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Intact 3 year old akc cairn terrie
Cairn Terrier Puppy For Sale in ROCKFORD, IL, USA

verified Owner Information

Breed: Cairn Terrier
Price: $1,000
Gender: Male Male


Age: 4 Years 9 Months Old
Color/Markings: Cream wheaton
Size at Maturity: Small
Show Potential: Yes Yes
Champion Bloodlines: Yes Yes
Availability Date: 11/20/2016
Shipping Area: Nationwide
Payment Method: Money Order/Cashier's Check, Cash
Tags: Cairn Terrier Puppy For Sale in ROCKFORD, IL, USA

Cairn Terrier Puppy For Sale in ROCKFORD, IL, USA


Intact 3 year old cairn terrier. Cream wheaton. Small only 14 lbs. Is house broke but as an intact male will mark territory. If wanting as pet will need training on that part. Loveable. Very trainable. Will negotiate price to a pet home but not to a breeder. Open to trade. He has full akc registration but no breeding or health issues. Throws mainly girls. House trained, crate trained. Only to small breeder or to pet home. Nothing wrong with him just my females are all related. Has some famous westminster dogs as grandfather and great grandfather. Can be shown. Great little dog.

Items Included: Intact 3 year old, super sweet and social Dog that gets along with other dogs and people.

Cairn Terrier

Overview: The Cairn Terrier is a small dog, but ready to rumble. He likes a lot of exercise, but is suitable for both city and country living. He's independent, but very loyal and loveable for the right family.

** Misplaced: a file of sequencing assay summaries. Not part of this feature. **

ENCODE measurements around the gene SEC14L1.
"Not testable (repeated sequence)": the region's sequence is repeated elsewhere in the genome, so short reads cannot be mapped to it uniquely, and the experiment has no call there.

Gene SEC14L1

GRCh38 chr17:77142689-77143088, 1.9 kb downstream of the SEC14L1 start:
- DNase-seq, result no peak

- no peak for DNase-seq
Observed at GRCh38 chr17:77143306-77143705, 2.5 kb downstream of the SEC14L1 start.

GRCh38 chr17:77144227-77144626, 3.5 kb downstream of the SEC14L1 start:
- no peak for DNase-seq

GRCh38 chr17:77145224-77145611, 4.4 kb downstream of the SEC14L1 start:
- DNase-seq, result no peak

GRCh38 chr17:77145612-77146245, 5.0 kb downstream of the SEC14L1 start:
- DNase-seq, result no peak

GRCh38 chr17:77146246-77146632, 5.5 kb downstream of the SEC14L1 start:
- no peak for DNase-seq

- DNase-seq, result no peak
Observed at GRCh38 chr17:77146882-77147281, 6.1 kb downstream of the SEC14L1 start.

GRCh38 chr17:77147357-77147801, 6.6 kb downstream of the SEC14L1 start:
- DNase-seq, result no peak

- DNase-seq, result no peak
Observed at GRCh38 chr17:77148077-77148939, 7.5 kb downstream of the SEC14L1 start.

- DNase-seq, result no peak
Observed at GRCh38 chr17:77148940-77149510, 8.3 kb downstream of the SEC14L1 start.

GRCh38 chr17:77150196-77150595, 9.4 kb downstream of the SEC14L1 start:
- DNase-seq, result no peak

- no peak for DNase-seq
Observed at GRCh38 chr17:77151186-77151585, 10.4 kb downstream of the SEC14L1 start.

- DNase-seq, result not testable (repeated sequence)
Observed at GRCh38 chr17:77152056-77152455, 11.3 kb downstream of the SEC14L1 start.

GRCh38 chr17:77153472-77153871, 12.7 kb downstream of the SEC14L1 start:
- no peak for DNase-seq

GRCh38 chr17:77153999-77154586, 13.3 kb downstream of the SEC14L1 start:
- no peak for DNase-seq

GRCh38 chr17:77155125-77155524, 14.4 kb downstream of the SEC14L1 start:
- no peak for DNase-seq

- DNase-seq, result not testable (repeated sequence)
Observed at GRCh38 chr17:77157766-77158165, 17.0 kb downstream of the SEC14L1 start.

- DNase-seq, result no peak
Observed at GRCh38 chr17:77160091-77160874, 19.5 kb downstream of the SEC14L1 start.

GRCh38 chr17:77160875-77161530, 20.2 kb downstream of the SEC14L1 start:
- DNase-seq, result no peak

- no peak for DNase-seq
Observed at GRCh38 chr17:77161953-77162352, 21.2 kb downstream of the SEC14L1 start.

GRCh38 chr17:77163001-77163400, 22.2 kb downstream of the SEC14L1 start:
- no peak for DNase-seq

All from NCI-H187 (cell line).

Breed Group: Terrier
Weight (lbs): male: 14, female: 13
Height (in): male: 10, female: 9.5
Colors: Any color but white; dark ears, muzzle, tail tip desired.
Coat: Coat is double-layered, consisting of a topcoat that is hard and abundant and a soft, short undercoat.
Character: Cairn Terriers are affectionate and eager to learn. They're very lively, intelligent, and playful, too.
Temperament: This breed should be socialized early with cats and other household pets, to assure they get along. They may try to fight other dogs.
Care: The Cairn Terrier requires regular grooming with a brush and comb. A couple of times per year pluck dead hairs manually.
Training: This breed requires gentle training, but it must be consistent and relatively strict.
Activity: The Cairn Terrier is extremely energetic, so he needs ample opportunity to run and play. He likes to run off leash, so should be well-trained to do so.
Country of Origin: Scotland
Health Issue: The breed tends to gain weight easily. Thy may have flea allergies, too.
Life Expectancy: 12-15

More About Cairn Terrier Breed

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Regardless of a person's identity verification status on our site, we strongly recommend to take extra steps researching and verifying the legitimacy and professionalism of anyone you are planning to deal with.  

Here are some recommendations:
  1. If possible meet in-person, or at least arrange a video conferencing session.
  2. Get recommendations and reviews.
  3. Search the internet for business name or email (see if there is any information you can dig up).
  4. Use services like Paypal Verified or Google Wallet or any other verified digital payment method, where you might have any kind of recourse or purchase guarantee.

Before getting a new puppy, make sure you are prepared to share your life with a new family member for the next 15 or more years! Owning a dog is a big responsibility!